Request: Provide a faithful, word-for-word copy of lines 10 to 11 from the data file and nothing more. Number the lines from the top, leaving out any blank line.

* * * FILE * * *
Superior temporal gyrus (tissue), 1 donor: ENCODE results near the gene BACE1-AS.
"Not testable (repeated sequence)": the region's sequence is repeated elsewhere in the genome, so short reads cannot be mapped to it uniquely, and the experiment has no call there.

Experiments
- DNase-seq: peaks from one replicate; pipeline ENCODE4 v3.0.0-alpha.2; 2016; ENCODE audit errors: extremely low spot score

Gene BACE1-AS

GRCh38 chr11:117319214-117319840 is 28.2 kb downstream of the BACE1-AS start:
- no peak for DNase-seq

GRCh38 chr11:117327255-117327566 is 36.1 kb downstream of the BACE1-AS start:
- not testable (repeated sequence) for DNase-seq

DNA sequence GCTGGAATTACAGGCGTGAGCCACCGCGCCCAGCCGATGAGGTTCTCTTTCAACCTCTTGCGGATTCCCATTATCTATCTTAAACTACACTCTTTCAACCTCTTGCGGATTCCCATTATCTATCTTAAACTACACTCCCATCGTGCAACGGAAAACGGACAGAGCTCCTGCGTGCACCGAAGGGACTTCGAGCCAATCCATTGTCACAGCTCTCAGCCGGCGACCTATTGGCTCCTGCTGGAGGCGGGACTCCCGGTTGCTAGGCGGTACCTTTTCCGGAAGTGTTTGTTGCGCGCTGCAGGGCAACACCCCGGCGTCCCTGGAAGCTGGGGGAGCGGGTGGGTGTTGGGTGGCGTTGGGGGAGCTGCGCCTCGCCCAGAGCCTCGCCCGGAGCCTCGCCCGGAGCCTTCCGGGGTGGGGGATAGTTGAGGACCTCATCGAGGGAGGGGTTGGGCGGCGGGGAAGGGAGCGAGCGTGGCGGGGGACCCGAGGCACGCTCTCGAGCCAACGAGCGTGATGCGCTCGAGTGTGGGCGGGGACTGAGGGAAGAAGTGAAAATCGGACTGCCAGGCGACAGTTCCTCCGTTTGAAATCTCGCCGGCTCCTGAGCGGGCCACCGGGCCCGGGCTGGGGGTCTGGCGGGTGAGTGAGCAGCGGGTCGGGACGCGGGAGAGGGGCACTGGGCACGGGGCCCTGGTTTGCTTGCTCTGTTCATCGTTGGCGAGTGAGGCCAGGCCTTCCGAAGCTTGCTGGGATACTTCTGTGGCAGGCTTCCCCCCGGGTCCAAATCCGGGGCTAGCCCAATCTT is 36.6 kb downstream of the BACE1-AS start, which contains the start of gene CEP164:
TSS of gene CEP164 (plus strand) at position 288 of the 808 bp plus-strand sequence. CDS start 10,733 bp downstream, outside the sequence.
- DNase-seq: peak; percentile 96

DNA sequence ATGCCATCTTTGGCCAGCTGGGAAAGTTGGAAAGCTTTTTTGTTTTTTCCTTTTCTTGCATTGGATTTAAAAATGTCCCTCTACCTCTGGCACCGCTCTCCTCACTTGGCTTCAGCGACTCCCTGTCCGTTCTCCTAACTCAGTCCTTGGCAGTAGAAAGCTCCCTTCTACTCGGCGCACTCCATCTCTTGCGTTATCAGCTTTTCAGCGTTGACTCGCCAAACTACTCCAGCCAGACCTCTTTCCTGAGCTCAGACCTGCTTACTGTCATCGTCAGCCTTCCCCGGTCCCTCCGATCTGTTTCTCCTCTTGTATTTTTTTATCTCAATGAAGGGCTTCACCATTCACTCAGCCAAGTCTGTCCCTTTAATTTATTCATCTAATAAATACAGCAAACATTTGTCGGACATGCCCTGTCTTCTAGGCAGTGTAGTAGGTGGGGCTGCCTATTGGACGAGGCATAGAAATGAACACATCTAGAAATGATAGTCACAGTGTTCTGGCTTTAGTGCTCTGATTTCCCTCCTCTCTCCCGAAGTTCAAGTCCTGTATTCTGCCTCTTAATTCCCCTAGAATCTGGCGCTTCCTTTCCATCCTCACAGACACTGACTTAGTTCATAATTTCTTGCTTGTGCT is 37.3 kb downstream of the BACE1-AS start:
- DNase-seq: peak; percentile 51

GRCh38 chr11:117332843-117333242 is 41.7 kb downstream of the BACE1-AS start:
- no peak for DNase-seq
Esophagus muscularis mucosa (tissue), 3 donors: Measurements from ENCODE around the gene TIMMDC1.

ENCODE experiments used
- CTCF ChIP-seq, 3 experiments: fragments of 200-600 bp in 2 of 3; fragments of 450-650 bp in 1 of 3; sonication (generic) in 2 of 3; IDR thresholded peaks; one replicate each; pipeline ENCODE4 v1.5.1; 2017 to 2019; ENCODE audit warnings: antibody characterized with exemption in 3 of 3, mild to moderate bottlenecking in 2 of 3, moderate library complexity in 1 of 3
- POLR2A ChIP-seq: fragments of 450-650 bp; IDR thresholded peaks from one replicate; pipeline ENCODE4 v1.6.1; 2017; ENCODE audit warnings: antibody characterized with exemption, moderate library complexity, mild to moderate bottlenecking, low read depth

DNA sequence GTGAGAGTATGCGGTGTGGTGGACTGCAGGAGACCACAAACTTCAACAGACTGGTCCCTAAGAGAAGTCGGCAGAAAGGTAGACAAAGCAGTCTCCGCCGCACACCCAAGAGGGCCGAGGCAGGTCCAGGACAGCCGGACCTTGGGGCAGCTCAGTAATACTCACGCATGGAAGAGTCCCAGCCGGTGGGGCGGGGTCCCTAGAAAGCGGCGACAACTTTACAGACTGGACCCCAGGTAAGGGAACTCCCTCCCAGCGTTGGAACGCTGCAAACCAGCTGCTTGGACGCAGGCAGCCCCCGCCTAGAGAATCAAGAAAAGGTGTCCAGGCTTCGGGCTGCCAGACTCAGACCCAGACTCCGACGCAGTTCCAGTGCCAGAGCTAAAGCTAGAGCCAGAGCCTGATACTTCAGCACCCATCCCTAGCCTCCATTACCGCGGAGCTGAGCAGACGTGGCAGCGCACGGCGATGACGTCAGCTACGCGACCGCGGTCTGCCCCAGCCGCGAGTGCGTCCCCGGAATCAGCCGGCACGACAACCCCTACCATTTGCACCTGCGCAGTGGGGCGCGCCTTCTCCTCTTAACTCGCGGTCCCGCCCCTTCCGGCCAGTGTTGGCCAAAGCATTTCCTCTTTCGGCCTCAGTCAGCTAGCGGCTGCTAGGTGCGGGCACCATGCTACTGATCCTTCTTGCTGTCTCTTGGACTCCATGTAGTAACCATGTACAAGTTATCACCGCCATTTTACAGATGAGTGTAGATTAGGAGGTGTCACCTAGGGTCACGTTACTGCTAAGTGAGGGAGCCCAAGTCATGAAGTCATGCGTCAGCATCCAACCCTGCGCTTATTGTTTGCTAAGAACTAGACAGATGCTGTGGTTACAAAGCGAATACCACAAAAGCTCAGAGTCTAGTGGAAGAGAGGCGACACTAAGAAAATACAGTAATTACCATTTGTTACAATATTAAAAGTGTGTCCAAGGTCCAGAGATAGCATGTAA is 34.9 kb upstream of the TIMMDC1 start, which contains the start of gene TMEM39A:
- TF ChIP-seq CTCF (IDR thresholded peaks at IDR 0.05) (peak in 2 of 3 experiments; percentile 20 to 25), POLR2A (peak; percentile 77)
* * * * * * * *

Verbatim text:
DNA sequence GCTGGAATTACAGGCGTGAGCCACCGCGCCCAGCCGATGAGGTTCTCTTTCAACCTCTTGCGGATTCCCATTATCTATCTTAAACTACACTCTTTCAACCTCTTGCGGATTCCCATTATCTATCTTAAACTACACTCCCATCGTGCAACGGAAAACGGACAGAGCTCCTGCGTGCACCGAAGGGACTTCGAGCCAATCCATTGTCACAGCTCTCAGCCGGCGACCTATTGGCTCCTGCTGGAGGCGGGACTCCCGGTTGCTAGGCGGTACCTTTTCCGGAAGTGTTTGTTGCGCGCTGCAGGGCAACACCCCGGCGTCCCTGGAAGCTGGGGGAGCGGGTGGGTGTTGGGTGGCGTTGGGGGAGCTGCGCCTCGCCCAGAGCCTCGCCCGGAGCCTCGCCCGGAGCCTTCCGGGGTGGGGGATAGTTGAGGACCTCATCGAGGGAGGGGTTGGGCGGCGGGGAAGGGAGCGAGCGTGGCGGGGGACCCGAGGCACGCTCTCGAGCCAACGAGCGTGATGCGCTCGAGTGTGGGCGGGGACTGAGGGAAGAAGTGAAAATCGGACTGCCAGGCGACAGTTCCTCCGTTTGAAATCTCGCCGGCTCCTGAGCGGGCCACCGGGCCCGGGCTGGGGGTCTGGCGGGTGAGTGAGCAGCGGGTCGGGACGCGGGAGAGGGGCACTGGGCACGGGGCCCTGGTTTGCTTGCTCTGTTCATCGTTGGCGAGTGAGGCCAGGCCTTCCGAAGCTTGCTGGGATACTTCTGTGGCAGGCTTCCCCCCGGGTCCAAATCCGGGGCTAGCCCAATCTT is 36.6 kb downstream of the BACE1-AS start, which contains the start of gene CEP164:
TSS of gene CEP164 (plus strand) at position 288 of the 808 bp plus-strand sequence. CDS start 10,733 bp downstream, outside the sequence.